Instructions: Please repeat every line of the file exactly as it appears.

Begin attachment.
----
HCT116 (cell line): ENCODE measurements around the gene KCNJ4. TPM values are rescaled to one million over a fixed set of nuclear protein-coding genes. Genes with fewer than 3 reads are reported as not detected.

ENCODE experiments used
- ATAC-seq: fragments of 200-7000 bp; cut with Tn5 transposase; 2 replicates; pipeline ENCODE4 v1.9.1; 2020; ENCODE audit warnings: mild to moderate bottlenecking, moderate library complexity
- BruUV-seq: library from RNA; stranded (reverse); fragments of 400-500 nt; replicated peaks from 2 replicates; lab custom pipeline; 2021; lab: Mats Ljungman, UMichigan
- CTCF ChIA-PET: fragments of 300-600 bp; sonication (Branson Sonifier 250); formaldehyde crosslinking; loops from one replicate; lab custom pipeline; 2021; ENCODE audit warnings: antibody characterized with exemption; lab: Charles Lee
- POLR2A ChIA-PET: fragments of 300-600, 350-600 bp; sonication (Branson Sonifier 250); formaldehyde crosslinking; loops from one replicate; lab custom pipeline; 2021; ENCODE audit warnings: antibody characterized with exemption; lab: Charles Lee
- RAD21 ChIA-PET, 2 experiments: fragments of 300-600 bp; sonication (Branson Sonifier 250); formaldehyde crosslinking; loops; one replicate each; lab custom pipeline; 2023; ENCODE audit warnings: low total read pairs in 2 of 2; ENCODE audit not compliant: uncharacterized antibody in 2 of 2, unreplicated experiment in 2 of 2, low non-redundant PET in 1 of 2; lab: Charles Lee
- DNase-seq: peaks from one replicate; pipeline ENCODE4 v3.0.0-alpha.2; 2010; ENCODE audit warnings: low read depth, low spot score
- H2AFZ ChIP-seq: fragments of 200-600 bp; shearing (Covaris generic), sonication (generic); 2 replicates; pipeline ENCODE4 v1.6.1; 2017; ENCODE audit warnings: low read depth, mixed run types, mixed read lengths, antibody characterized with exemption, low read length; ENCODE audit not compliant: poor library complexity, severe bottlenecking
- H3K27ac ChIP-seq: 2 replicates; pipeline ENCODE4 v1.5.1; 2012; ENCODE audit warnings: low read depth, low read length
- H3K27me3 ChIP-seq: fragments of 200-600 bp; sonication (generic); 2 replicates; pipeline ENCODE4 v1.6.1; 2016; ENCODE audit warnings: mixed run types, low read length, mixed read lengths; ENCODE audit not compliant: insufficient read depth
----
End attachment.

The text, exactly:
HCT116 (cell line): ENCODE measurements around the gene KCNJ4. TPM values are rescaled to one million over a fixed set of nuclear protein-coding genes. Genes with fewer than 3 reads are reported as not detected.

ENCODE experiments used
- ATAC-seq: fragments of 200-7000 bp; cut with Tn5 transposase; 2 replicates; pipeline ENCODE4 v1.9.1; 2020; ENCODE audit warnings: mild to moderate bottlenecking, moderate library complexity
- BruUV-seq: library from RNA; stranded (reverse); fragments of 400-500 nt; replicated peaks from 2 replicates; lab custom pipeline; 2021; lab: Mats Ljungman, UMichigan
- CTCF ChIA-PET: fragments of 300-600 bp; sonication (Branson Sonifier 250); formaldehyde crosslinking; loops from one replicate; lab custom pipeline; 2021; ENCODE audit warnings: antibody characterized with exemption; lab: Charles Lee
- POLR2A ChIA-PET: fragments of 300-600, 350-600 bp; sonication (Branson Sonifier 250); formaldehyde crosslinking; loops from one replicate; lab custom pipeline; 2021; ENCODE audit warnings: antibody characterized with exemption; lab: Charles Lee
- RAD21 ChIA-PET, 2 experiments: fragments of 300-600 bp; sonication (Branson Sonifier 250); formaldehyde crosslinking; loops; one replicate each; lab custom pipeline; 2023; ENCODE audit warnings: low total read pairs in 2 of 2; ENCODE audit not compliant: uncharacterized antibody in 2 of 2, unreplicated experiment in 2 of 2, low non-redundant PET in 1 of 2; lab: Charles Lee
- DNase-seq: peaks from one replicate; pipeline ENCODE4 v3.0.0-alpha.2; 2010; ENCODE audit warnings: low read depth, low spot score
- H2AFZ ChIP-seq: fragments of 200-600 bp; shearing (Covaris generic), sonication (generic); 2 replicates; pipeline ENCODE4 v1.6.1; 2017; ENCODE audit warnings: low read depth, mixed run types, mixed read lengths, antibody characterized with exemption, low read length; ENCODE audit not compliant: poor library complexity, severe bottlenecking
- H3K27ac ChIP-seq: 2 replicates; pipeline ENCODE4 v1.5.1; 2012; ENCODE audit warnings: low read depth, low read length
- H3K27me3 ChIP-seq: fragments of 200-600 bp; sonication (generic); 2 replicates; pipeline ENCODE4 v1.6.1; 2016; ENCODE audit warnings: mixed run types, low read length, mixed read lengths; ENCODE audit not compliant: insufficient read depth